Friday, 27 June 2008
Remember that IceTV judgment I talked about a few times? The one about copyright in TV program guides?
Two more items of information. In a comment on this blog, Peter Vogel points out that the court has now made orders in the case: IceTV is permanently restrained from reproducing in a material form Nine Program Time and Title Information, to the extent that such information reproduces the whole or a substantial part of the Nine Weekly Program Schedule. The whole order can be found here.
Second, I note that IceTV is still providing Channel Nine program guides, saying it is in compliance with the order (I wonder how, says Peter in his comment?). IceTV has also applied for special leave from the High Court to appeal from the Full Court judgment.
Friday, 27 June 2008
ACTA is a proposal for an ‘anti-counterfeiting’ agreement, being negotiated by a small number of mostly developed countries, outside any of the established institutions (WIPO, World Customs Organisation, WTO). While ostensibly dealing with counterfeiting (you know, of the evil exploding mobile phones and airplane parts kind), because it deals with IP enforcement it has the potential to balloon in scope and its implications for ordinary people (you know, those of us who are not evil-organised-crime-counterfeiters). Mission creep: ever the bane of IP treaty negotiations.
Anyway, there is some potential for concern about the negotiations, particularly if it starts (a) upping the enforcement for patents, (b) dealing with online enforcement beyond existing standards that we already have in Australia. If you are interested, some more sources have become available for further information on the Anti-Counterfeiting Trade Agreement negotiations:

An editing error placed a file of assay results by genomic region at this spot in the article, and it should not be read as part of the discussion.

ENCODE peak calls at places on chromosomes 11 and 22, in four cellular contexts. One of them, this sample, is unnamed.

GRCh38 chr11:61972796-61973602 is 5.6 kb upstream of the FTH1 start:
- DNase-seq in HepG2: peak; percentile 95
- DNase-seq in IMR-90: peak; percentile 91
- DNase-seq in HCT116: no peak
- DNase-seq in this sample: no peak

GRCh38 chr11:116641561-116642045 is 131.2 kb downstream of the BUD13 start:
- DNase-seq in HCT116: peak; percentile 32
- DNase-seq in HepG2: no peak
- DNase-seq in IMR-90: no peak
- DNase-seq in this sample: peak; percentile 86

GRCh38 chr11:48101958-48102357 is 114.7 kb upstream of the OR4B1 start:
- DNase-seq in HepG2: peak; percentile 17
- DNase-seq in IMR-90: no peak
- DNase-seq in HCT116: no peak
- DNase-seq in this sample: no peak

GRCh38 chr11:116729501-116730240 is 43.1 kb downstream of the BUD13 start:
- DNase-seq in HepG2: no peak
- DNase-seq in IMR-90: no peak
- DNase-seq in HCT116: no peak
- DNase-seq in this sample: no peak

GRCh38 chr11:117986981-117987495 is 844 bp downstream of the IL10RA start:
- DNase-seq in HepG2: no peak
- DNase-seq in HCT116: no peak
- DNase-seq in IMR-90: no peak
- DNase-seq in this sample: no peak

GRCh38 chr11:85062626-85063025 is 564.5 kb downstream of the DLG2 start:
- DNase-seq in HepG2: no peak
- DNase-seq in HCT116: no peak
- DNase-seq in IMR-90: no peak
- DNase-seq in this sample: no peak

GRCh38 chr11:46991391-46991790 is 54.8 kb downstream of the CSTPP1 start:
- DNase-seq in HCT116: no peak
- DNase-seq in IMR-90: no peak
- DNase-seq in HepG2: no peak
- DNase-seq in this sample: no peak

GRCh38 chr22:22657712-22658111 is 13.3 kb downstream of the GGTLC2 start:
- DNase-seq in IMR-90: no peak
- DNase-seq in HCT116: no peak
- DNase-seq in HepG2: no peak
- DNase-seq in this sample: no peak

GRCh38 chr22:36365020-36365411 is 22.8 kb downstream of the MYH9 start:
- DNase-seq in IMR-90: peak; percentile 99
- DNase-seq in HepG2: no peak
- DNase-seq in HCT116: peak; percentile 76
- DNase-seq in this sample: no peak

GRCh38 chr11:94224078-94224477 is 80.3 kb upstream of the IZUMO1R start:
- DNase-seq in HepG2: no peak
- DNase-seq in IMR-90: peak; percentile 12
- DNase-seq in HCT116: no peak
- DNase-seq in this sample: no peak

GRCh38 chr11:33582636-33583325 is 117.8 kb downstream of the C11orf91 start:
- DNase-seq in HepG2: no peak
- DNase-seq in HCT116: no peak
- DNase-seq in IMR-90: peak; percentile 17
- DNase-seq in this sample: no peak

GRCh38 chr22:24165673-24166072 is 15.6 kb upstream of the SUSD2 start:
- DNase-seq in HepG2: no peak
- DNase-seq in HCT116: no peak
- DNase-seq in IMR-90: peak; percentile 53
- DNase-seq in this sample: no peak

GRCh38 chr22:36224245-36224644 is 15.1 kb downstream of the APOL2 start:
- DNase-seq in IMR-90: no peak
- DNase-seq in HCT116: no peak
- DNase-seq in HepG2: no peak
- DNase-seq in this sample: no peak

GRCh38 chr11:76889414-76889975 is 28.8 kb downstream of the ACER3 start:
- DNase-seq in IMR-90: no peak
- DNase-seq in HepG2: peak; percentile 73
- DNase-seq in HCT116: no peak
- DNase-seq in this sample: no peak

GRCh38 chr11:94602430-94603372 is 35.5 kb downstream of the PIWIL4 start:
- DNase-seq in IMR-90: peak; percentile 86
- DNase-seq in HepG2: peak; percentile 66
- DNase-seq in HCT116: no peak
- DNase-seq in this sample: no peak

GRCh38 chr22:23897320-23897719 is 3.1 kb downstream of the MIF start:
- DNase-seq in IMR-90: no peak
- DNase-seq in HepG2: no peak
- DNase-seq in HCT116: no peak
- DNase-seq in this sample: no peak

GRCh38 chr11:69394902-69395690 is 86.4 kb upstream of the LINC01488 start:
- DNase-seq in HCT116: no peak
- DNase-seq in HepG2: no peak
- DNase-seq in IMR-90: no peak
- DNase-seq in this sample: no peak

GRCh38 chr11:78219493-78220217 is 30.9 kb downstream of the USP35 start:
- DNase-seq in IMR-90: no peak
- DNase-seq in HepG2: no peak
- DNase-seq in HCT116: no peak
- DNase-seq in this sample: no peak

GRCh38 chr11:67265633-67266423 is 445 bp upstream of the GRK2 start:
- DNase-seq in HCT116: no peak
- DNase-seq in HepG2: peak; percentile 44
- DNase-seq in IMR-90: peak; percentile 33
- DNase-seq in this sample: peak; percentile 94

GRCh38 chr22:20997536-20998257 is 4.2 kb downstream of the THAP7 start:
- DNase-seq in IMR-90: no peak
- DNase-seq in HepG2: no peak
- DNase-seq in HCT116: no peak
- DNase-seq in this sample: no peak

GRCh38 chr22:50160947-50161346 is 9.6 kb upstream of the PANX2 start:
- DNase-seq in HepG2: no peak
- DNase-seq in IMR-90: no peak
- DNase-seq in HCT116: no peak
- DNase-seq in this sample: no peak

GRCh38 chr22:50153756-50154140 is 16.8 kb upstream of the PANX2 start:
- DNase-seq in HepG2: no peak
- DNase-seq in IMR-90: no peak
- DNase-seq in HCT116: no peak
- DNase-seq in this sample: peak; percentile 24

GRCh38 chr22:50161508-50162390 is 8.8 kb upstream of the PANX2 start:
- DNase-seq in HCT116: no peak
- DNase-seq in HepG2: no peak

- Susan Sell, US academic, has a paper which contextualises the ACTA negotiations available here (note: pdf file);
- I’ve put together a paper outlining what I could about what was known of the ACTA negotiations, and also highlighting some legal issues that might arise for countries like Australia; it’s available from my bepress site, here.
More info as it comes to hand.
Friday, 27 June 2008
As IPRoo notes, on 18 June 2008 the Federal Court (Weinberg J) handed down yet another decision in the recent spate of Australian copyright cases regarding copyright in the plans for project homes: Inform Designs and Construction Pty Ltd v Boutique Homes Melbourne Pty Ltd  FCA 912. One can’t help but wonder whether there isn’t some kind of guerrilla war going on in the project homes industry at the moment, that war is being waged not only through prices, but through the indirect means of copyright litigation.
Anyway. The interesting thing about this case is that, unlike other recent cases, in this case the alleged infringer actually won – they were held not to have infringed.
The secret, it seems, is keeping drafts. Lots of them. In fact, if there is a ‘moral’ to the Inform v Boutique case, it is that: keep your drafts. This is because the secret to winning, if this case is any guide, seems to be convincing the court that despite whatever similarities might appear between your houses and your competitor’s houses, you did in fact come up with the designs independently. That may sound obvious, but actually, in these cases, it is not. (more…)